Furthermore, the data from a short food habits questionnaire was used to create two scores that reflect dietary intake. First, the Achievement of the Dietary Guideline Score (ADGS) was based on five short questions about the usual daily intake of: a) meat, fish and eggs (responsive options: zero to five or more servings); b) milk and dairy products (zero to three servings); c) fruit (zero to five or more servings); d) vegetables (zero to three servings); and e) bread, pasta, rice and cereals (zero to five or more servings). One point was obtained for each food group when the serving recommendations of the Spanish dietary guidelines, as presented by Salvador et al. 24, were reached: a) meat, fish and eggs (less than three servings); b) milk and dairy products (more than one serving); c) fruit (more than one serving); d) vegetables (more than one serving); and e) bread, pasta, rice and cereals (more than three servings). By adding up the points obtained, the score ranges from 0 to 5 points, and it is categorized into 1 = very low (0-1 points), 2 = low (2 points), 3 = middle (3 points), and 4 = high (4-5 points). The second score (Unhealthy Habit Score [UHS]) was based on the regular consumption of: a) fatty foods; b) ready-made meals; c) salty foods; d) adding salt to already prepared meals; and e) intake of sugary drinks during a meal. It was assessed by the results of a short question about whether or not each habit was performed regularly (1 = yes/0 = no). The UHS was determined by totaling the points obtained for each question answered with yes (the range is 0 to 5 points), and then recoding them into 1 = very low (0 points), 2 = low (1 point), 3 = medium (2 points) and 4 = high (3-5 points).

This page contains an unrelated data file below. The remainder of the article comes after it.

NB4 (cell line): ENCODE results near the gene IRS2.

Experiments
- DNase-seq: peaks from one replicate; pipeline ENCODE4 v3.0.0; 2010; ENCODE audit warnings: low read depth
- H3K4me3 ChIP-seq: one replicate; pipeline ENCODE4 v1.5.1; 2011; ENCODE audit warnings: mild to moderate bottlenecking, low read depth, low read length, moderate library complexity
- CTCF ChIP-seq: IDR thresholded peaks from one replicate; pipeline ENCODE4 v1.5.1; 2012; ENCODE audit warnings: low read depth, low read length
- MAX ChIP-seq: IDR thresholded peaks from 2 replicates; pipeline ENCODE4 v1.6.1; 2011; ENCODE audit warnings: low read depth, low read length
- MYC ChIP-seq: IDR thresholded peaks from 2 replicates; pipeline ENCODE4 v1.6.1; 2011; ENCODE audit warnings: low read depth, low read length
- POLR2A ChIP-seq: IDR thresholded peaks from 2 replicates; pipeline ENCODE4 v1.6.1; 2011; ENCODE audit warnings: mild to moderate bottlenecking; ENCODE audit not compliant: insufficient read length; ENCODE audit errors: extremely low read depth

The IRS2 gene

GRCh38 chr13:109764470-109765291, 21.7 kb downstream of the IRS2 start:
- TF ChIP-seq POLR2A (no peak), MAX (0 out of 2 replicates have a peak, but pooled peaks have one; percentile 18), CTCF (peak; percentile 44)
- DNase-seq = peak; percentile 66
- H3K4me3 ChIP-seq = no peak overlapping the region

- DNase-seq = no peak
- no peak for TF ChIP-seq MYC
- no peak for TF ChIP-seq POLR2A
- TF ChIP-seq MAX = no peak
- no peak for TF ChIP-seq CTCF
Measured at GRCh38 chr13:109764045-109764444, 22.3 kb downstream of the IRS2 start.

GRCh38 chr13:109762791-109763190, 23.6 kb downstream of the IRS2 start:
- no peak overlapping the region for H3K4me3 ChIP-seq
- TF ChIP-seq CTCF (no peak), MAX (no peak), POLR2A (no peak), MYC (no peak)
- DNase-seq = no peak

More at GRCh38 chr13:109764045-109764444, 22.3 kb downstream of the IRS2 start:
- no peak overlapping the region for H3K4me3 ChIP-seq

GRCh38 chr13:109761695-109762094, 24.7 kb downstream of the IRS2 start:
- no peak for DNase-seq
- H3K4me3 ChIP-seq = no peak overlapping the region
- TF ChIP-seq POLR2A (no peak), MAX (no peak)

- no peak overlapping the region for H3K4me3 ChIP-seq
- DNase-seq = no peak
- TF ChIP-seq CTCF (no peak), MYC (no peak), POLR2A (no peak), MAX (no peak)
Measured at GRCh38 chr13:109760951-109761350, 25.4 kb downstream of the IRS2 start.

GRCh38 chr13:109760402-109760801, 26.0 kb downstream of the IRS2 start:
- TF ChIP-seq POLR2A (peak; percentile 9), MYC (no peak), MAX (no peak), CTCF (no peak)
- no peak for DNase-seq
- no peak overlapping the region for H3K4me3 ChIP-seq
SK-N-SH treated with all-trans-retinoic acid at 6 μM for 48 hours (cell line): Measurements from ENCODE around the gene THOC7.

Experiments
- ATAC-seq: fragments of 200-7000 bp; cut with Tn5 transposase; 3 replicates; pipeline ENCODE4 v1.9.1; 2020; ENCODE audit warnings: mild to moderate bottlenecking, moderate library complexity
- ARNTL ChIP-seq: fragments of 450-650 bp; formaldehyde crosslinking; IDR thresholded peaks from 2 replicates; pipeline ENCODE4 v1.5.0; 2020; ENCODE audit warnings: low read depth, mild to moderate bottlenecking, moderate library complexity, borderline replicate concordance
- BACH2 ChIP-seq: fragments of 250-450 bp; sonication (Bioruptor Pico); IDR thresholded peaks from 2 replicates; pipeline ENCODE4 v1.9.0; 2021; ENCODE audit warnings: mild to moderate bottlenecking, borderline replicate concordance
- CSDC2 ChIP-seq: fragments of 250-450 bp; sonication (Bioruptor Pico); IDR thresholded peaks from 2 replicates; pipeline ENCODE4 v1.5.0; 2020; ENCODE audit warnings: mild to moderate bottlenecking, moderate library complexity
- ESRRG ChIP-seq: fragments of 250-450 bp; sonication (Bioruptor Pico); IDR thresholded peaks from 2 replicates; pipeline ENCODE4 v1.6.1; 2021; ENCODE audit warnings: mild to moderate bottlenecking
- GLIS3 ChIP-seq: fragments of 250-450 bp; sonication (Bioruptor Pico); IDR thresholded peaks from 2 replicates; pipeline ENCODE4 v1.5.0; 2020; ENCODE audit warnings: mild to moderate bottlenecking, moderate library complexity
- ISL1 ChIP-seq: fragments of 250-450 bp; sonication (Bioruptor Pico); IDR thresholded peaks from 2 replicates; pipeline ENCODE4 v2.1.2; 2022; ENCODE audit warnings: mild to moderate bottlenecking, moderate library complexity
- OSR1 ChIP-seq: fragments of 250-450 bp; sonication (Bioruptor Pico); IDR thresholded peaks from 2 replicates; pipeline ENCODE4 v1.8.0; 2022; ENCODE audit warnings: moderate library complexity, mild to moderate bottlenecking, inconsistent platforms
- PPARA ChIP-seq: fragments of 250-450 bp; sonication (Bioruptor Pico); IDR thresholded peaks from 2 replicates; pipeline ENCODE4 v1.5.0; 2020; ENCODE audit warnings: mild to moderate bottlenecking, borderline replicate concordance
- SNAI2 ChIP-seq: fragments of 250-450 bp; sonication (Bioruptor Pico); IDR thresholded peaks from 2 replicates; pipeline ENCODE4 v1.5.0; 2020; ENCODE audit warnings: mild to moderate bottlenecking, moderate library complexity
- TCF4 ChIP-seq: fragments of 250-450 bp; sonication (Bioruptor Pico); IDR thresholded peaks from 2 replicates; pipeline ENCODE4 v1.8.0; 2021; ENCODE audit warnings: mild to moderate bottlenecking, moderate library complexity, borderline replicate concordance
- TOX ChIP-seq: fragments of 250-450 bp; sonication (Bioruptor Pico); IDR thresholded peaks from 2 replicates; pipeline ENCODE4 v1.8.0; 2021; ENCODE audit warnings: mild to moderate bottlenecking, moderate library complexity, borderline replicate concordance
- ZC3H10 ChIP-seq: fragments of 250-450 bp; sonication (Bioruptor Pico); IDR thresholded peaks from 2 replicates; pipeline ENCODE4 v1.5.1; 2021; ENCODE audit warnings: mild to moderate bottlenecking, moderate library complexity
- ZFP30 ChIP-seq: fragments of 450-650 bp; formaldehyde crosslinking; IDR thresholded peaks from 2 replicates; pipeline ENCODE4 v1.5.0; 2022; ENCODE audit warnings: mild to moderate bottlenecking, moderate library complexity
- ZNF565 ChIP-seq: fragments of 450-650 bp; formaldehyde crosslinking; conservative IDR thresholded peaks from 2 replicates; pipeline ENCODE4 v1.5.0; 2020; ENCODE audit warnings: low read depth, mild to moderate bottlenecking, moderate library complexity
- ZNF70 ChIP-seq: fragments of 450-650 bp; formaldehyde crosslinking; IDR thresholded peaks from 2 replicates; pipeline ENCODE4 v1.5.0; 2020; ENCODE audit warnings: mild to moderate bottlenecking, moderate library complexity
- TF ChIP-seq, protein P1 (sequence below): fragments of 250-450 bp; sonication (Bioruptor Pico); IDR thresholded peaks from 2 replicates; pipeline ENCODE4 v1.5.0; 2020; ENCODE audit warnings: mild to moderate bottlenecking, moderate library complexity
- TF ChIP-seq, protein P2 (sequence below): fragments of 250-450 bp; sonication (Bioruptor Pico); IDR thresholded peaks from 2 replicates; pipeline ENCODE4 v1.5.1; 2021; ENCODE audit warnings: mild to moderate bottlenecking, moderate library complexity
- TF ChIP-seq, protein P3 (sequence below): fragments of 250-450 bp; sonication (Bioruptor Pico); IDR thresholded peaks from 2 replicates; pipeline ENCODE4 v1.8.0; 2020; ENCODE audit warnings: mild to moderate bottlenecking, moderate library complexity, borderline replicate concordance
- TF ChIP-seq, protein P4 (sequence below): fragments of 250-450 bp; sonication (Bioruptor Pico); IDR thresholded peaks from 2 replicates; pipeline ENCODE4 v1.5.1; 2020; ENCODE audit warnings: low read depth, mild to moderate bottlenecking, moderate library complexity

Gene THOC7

Continuous variables were tested for normality and described using means and standard deviation, whereas categorical variables were represented by frequencies. First, the association between the confounders and the dependent variables (SBP and DBP) was assessed by means of linear regression, and adjusted for the investigated MIB. Second, multiple linear regression models were used to examine the associations between the MIBs (the intake of the three main meals, having a forenoon meal, having an afternoon meal and snacking) and SBP/DBP. Model 1 described the analysis adjusted by sex, age, smoking, alcohol consumption, and physical activity during leisure time. Additionally, this model included the MIBs not considered as the main independent variable in each regression, controlling for the mutual effect between them. To examine whether the associations were mediated by dietary intake, represented by ADGS and UHS, or WC, they were introduced in the second (Model 2) and third (Model 3) model, respectively. Finally, Model 4 included all the confounders in the regression. Statistical analysis was conducted using the software package SPSS 17, considering p-value < 0.05 as statistically significant.